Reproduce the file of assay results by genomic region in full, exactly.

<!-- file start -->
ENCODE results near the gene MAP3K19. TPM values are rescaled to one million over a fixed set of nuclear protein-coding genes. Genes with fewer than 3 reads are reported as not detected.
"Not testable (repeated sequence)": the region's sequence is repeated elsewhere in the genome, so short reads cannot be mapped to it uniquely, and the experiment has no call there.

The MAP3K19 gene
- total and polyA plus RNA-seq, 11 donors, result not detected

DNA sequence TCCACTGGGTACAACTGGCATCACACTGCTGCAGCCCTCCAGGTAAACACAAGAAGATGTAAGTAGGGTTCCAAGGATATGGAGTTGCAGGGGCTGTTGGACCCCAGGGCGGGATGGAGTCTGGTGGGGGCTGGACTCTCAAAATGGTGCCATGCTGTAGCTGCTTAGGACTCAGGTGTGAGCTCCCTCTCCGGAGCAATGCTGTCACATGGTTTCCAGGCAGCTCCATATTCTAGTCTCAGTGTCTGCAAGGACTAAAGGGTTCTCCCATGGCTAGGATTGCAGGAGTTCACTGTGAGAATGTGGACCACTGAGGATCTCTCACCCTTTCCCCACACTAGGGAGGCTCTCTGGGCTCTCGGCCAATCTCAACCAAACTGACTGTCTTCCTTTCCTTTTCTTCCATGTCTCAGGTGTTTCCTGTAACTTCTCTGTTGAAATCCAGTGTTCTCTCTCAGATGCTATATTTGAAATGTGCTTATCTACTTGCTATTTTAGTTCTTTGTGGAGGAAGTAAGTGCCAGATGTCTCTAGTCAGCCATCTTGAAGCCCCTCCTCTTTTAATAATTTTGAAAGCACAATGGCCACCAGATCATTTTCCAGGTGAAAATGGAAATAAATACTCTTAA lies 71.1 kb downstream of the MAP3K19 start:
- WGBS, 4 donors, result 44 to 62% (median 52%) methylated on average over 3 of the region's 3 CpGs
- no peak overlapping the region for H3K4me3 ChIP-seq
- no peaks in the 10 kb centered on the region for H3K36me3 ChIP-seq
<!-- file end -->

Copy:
ENCODE results near the gene MAP3K19. TPM values are rescaled to one million over a fixed set of nuclear protein-coding genes. Genes with fewer than 3 reads are reported as not detected.
"Not testable (repeated sequence)": the region's sequence is repeated elsewhere in the genome, so short reads cannot be mapped to it uniquely, and the experiment has no call there.

The MAP3K19 gene
- total and polyA plus RNA-seq, 11 donors, result not detected

DNA sequence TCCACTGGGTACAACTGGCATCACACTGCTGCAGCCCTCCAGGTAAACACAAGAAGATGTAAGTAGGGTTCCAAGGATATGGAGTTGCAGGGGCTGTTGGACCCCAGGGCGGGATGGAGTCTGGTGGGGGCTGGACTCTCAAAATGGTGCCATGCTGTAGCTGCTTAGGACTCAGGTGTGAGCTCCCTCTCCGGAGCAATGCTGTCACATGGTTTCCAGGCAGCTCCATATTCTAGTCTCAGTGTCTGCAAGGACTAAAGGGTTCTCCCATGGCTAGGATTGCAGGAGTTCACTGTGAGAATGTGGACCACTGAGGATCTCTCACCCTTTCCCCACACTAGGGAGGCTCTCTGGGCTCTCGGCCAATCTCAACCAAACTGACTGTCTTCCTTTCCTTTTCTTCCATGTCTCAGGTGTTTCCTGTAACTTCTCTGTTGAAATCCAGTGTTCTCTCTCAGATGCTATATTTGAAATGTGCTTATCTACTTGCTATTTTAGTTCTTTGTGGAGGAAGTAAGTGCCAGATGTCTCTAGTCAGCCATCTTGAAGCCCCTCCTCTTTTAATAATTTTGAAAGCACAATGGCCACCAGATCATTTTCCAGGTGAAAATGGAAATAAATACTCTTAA lies 71.1 kb downstream of the MAP3K19 start:
- WGBS, 4 donors, result 44 to 62% (median 52%) methylated on average over 3 of the region's 3 CpGs
- no peak overlapping the region for H3K4me3 ChIP-seq
- no peaks in the 10 kb centered on the region for H3K36me3 ChIP-seq